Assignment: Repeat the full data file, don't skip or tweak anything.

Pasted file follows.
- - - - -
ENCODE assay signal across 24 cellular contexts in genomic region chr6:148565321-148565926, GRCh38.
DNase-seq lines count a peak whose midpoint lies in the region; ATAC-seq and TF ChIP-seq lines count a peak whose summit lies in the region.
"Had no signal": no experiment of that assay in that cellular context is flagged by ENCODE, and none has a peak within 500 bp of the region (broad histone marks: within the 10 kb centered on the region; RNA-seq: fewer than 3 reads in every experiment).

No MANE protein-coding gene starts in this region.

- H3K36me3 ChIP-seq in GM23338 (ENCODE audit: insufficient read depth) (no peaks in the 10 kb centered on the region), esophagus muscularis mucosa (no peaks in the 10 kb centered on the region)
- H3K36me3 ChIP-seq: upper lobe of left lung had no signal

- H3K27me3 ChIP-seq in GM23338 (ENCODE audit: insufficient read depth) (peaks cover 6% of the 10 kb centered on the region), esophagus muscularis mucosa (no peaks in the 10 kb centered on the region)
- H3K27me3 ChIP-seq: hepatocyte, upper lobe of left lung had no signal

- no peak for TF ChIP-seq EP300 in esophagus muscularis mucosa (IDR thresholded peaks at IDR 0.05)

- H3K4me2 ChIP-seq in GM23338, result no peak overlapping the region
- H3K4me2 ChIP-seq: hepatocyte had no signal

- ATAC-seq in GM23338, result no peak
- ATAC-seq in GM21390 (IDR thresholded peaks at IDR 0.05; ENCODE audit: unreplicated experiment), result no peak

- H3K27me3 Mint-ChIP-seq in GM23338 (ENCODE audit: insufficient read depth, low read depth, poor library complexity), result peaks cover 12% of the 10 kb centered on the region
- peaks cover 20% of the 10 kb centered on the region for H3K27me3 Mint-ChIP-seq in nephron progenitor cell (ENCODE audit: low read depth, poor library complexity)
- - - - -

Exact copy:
ENCODE assay signal across 24 cellular contexts in genomic region chr6:148565321-148565926, GRCh38.
DNase-seq lines count a peak whose midpoint lies in the region; ATAC-seq and TF ChIP-seq lines count a peak whose summit lies in the region.
"Had no signal": no experiment of that assay in that cellular context is flagged by ENCODE, and none has a peak within 500 bp of the region (broad histone marks: within the 10 kb centered on the region; RNA-seq: fewer than 3 reads in every experiment).

No MANE protein-coding gene starts in this region.

- H3K36me3 ChIP-seq in GM23338 (ENCODE audit: insufficient read depth) (no peaks in the 10 kb centered on the region), esophagus muscularis mucosa (no peaks in the 10 kb centered on the region)
- H3K36me3 ChIP-seq: upper lobe of left lung had no signal

- H3K27me3 ChIP-seq in GM23338 (ENCODE audit: insufficient read depth) (peaks cover 6% of the 10 kb centered on the region), esophagus muscularis mucosa (no peaks in the 10 kb centered on the region)
- H3K27me3 ChIP-seq: hepatocyte, upper lobe of left lung had no signal

- no peak for TF ChIP-seq EP300 in esophagus muscularis mucosa (IDR thresholded peaks at IDR 0.05)

- H3K4me2 ChIP-seq in GM23338, result no peak overlapping the region
- H3K4me2 ChIP-seq: hepatocyte had no signal

- ATAC-seq in GM23338, result no peak
- ATAC-seq in GM21390 (IDR thresholded peaks at IDR 0.05; ENCODE audit: unreplicated experiment), result no peak

- H3K27me3 Mint-ChIP-seq in GM23338 (ENCODE audit: insufficient read depth, low read depth, poor library complexity), result peaks cover 12% of the 10 kb centered on the region
- peaks cover 20% of the 10 kb centered on the region for H3K27me3 Mint-ChIP-seq in nephron progenitor cell (ENCODE audit: low read depth, poor library complexity)